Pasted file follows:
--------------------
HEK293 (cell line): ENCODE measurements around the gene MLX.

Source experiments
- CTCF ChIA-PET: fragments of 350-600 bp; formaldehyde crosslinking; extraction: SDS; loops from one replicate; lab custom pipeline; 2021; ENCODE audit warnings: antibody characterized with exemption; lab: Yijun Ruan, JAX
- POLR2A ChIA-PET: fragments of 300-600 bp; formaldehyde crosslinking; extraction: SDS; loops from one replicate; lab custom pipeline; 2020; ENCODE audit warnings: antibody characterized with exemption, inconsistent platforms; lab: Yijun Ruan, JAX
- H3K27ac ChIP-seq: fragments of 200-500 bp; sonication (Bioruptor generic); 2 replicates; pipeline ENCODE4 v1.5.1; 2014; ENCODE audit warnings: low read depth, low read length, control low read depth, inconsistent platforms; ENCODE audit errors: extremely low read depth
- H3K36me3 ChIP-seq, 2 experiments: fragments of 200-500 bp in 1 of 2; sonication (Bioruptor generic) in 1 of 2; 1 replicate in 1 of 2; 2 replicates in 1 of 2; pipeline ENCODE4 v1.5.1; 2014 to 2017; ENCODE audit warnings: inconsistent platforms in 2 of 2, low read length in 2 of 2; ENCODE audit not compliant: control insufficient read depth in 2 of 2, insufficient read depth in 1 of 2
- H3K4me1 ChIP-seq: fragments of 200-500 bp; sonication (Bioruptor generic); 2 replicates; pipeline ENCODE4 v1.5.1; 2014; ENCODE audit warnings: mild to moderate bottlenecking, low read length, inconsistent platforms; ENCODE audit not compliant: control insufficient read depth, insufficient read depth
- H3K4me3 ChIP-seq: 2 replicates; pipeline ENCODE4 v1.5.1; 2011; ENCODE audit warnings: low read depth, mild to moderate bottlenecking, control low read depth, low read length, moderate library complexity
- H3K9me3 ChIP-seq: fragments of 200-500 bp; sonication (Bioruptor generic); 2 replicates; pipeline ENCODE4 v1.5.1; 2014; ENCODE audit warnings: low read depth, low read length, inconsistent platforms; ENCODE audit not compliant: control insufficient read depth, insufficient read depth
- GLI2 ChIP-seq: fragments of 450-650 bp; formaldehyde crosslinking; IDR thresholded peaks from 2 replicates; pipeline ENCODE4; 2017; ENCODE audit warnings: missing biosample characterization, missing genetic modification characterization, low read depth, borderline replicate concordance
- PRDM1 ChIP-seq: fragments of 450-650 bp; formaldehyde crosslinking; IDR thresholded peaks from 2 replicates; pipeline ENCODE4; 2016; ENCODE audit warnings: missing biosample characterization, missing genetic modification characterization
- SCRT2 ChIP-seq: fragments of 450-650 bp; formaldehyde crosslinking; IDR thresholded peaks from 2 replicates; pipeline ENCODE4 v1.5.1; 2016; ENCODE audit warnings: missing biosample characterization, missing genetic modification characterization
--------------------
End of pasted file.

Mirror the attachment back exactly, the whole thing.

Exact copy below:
HEK293 (cell line): ENCODE measurements around the gene MLX.

Source experiments
- CTCF ChIA-PET: fragments of 350-600 bp; formaldehyde crosslinking; extraction: SDS; loops from one replicate; lab custom pipeline; 2021; ENCODE audit warnings: antibody characterized with exemption; lab: Yijun Ruan, JAX
- POLR2A ChIA-PET: fragments of 300-600 bp; formaldehyde crosslinking; extraction: SDS; loops from one replicate; lab custom pipeline; 2020; ENCODE audit warnings: antibody characterized with exemption, inconsistent platforms; lab: Yijun Ruan, JAX
- H3K27ac ChIP-seq: fragments of 200-500 bp; sonication (Bioruptor generic); 2 replicates; pipeline ENCODE4 v1.5.1; 2014; ENCODE audit warnings: low read depth, low read length, control low read depth, inconsistent platforms; ENCODE audit errors: extremely low read depth
- H3K36me3 ChIP-seq, 2 experiments: fragments of 200-500 bp in 1 of 2; sonication (Bioruptor generic) in 1 of 2; 1 replicate in 1 of 2; 2 replicates in 1 of 2; pipeline ENCODE4 v1.5.1; 2014 to 2017; ENCODE audit warnings: inconsistent platforms in 2 of 2, low read length in 2 of 2; ENCODE audit not compliant: control insufficient read depth in 2 of 2, insufficient read depth in 1 of 2
- H3K4me1 ChIP-seq: fragments of 200-500 bp; sonication (Bioruptor generic); 2 replicates; pipeline ENCODE4 v1.5.1; 2014; ENCODE audit warnings: mild to moderate bottlenecking, low read length, inconsistent platforms; ENCODE audit not compliant: control insufficient read depth, insufficient read depth
- H3K4me3 ChIP-seq: 2 replicates; pipeline ENCODE4 v1.5.1; 2011; ENCODE audit warnings: low read depth, mild to moderate bottlenecking, control low read depth, low read length, moderate library complexity
- H3K9me3 ChIP-seq: fragments of 200-500 bp; sonication (Bioruptor generic); 2 replicates; pipeline ENCODE4 v1.5.1; 2014; ENCODE audit warnings: low read depth, low read length, inconsistent platforms; ENCODE audit not compliant: control insufficient read depth, insufficient read depth
- GLI2 ChIP-seq: fragments of 450-650 bp; formaldehyde crosslinking; IDR thresholded peaks from 2 replicates; pipeline ENCODE4; 2017; ENCODE audit warnings: missing biosample characterization, missing genetic modification characterization, low read depth, borderline replicate concordance
- PRDM1 ChIP-seq: fragments of 450-650 bp; formaldehyde crosslinking; IDR thresholded peaks from 2 replicates; pipeline ENCODE4; 2016; ENCODE audit warnings: missing biosample characterization, missing genetic modification characterization
- SCRT2 ChIP-seq: fragments of 450-650 bp; formaldehyde crosslinking; IDR thresholded peaks from 2 replicates; pipeline ENCODE4 v1.5.1; 2016; ENCODE audit warnings: missing biosample characterization, missing genetic modification characterization